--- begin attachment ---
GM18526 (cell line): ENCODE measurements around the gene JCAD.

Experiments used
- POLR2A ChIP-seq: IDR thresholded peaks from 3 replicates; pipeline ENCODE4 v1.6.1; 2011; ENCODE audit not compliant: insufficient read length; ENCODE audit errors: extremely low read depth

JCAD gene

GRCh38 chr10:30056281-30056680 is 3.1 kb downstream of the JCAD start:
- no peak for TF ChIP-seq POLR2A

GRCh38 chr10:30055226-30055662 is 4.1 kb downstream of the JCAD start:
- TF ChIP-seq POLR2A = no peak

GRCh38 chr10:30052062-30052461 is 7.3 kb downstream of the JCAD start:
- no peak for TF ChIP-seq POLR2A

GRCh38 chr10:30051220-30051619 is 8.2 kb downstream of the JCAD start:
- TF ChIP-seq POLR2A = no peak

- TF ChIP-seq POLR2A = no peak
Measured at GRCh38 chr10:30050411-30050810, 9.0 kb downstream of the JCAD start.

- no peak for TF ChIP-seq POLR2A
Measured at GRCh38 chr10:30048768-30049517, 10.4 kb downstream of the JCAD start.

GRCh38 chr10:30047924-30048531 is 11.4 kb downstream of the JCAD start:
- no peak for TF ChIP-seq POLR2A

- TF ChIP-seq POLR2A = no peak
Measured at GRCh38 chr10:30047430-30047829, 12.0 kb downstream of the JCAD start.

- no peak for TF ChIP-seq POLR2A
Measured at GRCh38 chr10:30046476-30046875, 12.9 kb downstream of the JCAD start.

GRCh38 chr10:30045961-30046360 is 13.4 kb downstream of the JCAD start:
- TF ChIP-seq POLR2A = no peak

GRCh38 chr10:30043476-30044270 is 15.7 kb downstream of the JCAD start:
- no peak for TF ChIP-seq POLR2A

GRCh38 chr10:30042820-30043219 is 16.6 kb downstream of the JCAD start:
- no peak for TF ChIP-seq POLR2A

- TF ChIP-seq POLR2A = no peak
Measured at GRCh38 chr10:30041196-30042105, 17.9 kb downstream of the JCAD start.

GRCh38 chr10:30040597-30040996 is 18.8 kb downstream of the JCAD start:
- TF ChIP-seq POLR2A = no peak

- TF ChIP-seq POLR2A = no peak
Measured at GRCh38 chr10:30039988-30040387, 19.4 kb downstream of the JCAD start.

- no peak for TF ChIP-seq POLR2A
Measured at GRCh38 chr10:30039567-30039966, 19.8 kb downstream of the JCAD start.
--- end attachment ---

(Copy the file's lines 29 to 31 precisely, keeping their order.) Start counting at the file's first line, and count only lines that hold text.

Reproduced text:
- TF ChIP-seq POLR2A = no peak
Measured at GRCh38 chr10:30041196-30042105, 17.9 kb downstream of the JCAD start.

GRCh38 chr10:30040597-30040996 is 18.8 kb downstream of the JCAD start: